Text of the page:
Consensus democracy is most closely embodied in certain countries such as Switzerland, Lebanon, and Belgium, where consensus is an important feature of political culture, particularly with a view to preventing the domination of one linguistic or cultural group in the political process. The term consociational state is used in political science to describe countries with such consensus based political systems. An example of such a system could be the Dutch Poldermodel."
"Radical transparency is a management method where nearly all decision making is carried out publicly. All draft documents, all arguments for and against a proposal, the decisions about the decision making process itself, and all final decisions, are made publicly and remain publicly archived.
The only exceptions to full transparency include data related to personal security or passwords or keys necessary for physical access required to carry out publicly negotiated decisions. Any technical actions which are perceived to be controversial or political are considered to lack legitimacy until a clear, radically transparent decision has been made concerning them."
"Open source governance is a political philosophy which advocates the application of the philosophies of the open source and open content movements to democratic principles in order to enable any interested citizen to add to the creation of policy, as with a wiki document. Legislation is democratically opened to the general citizenry in this way, allowing policy development to benefit from the collected wisdom of the people as a whole."
"The open politics theory combines aspects of the free software and open content movements, promoting decision making methods claimed to be more open, less antagonistic, and more capable of determining what is in the public interest with respect to public policy issues.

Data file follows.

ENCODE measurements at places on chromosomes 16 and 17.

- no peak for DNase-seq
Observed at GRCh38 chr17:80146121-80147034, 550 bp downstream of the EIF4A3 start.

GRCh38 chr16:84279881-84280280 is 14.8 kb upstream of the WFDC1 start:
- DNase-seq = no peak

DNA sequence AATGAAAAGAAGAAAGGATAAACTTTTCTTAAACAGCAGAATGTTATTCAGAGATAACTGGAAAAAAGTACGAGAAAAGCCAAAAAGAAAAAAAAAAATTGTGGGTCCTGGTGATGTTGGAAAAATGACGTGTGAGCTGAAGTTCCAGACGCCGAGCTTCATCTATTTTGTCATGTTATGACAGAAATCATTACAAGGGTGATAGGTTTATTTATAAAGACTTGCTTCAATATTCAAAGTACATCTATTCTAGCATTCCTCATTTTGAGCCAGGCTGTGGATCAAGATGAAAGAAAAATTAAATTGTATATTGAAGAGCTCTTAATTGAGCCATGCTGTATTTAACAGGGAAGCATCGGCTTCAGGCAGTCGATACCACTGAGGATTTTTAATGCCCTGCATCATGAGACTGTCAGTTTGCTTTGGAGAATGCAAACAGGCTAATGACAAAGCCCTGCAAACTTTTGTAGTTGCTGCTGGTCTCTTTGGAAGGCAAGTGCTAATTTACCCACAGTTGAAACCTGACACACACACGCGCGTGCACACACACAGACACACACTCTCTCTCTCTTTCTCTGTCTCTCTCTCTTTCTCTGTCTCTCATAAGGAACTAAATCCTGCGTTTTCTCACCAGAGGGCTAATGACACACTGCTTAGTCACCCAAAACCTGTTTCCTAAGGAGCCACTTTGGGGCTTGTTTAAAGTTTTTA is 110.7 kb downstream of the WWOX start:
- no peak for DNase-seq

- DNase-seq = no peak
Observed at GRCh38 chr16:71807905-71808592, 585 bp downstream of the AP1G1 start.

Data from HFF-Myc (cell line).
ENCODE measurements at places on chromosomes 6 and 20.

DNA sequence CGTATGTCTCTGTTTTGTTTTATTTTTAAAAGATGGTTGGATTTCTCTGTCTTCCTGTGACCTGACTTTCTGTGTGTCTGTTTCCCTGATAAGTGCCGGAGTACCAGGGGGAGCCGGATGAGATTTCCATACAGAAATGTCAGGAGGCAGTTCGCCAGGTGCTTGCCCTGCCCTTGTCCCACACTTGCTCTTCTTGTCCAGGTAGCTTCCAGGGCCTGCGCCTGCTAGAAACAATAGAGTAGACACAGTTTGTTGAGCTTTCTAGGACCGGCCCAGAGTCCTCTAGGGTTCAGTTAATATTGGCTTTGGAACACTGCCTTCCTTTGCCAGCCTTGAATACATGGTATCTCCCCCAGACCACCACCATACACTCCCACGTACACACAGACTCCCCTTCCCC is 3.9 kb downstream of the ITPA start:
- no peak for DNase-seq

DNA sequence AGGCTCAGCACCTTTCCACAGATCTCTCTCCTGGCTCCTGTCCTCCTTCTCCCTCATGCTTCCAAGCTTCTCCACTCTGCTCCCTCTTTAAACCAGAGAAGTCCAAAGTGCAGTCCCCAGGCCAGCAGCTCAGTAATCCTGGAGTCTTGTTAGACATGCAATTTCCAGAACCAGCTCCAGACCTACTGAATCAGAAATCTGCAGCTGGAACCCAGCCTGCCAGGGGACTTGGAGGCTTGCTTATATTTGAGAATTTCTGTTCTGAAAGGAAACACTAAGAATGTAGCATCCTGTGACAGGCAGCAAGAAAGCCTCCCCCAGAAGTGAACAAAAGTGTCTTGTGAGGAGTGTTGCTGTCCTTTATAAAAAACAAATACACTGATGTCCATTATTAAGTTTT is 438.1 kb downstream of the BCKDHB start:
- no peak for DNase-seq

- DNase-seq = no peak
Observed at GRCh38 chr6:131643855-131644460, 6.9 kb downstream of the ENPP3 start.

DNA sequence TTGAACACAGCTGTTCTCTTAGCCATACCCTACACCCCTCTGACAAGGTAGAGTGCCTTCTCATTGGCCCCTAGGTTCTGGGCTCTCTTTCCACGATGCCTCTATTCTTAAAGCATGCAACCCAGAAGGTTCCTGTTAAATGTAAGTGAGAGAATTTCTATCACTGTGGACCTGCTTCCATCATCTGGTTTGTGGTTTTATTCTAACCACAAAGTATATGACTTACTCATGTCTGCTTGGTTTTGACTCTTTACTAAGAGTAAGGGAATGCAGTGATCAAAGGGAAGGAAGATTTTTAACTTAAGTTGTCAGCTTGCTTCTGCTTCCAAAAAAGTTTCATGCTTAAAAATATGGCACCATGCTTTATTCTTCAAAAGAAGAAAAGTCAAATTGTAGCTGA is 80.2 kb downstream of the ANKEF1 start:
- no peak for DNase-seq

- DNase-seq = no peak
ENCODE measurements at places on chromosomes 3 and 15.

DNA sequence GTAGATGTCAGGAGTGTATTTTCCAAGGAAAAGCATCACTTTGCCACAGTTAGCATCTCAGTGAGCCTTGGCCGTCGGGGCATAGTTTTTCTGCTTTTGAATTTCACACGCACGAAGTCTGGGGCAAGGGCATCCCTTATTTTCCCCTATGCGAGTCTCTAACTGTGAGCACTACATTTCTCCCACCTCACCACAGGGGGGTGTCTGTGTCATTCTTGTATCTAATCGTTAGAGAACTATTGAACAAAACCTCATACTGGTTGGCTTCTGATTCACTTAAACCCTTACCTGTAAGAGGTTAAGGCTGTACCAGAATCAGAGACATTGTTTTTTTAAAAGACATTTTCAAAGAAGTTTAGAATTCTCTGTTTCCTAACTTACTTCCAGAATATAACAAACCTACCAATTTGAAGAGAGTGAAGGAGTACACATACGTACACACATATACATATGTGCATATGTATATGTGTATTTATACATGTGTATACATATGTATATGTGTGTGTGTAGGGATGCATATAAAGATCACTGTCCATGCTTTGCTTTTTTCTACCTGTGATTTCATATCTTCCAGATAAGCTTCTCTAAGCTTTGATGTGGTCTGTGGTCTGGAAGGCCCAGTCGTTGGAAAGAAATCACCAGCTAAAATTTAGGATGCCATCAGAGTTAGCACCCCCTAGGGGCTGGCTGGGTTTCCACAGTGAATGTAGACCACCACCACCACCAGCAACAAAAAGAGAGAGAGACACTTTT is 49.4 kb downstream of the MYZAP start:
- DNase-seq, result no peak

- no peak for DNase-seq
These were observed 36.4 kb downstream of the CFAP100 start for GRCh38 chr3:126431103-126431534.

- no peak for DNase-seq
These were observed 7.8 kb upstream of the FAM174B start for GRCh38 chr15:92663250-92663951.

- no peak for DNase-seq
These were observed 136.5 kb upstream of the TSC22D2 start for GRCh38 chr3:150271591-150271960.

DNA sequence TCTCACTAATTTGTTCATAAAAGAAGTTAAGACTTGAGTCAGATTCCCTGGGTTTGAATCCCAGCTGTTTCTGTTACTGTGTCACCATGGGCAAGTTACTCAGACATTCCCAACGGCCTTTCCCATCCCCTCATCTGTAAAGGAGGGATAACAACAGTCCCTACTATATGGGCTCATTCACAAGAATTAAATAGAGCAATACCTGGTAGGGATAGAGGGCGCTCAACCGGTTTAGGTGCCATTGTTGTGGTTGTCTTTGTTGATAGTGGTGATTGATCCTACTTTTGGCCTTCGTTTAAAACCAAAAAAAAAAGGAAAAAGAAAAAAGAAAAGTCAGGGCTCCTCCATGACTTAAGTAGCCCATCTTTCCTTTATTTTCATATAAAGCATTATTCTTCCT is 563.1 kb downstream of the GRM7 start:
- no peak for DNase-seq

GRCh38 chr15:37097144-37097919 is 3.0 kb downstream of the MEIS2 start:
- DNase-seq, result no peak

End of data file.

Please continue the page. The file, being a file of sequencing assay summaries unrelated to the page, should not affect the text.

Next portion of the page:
While it can be confused with the newer idea of open source politics, open politics is not so much a movement as a theory based on participatory democracy and deliberative democracy, informed by e-democracy and netroots experiments, applying argumentation framework for issue-based argument as they evolved in academic and military use through the 1980s to present. Some variants of it draw on the theory of scientific method and market methods, including prediction markets and anticipatory democracy, even on wiki troll culture."
"Open source political campaigns, Open source politics, or Politics 2.0, is the idea that social networking and e-participation technologies will revolutionize our ability to follow, support, and influence political campaigns. Netroots evangelists and web consultants predict a wave of popular democracy as fundraisers meet on MySpace?, YouTubers? crank out attack ads, bloggers do oppo research, and cell-phone-activated flash mobs hold miniconventions in Second Life."
"E-democracy, a portmanteau of the words "electronic" and "democracy," comprises the use of electronic communications technologies such as the Internet in enhancing democratic processes within a democratic republic or representative democracy. It is a political development still in its infancy, as well as the subject of much debate and activity within government, civic-oriented groups and societies around the world.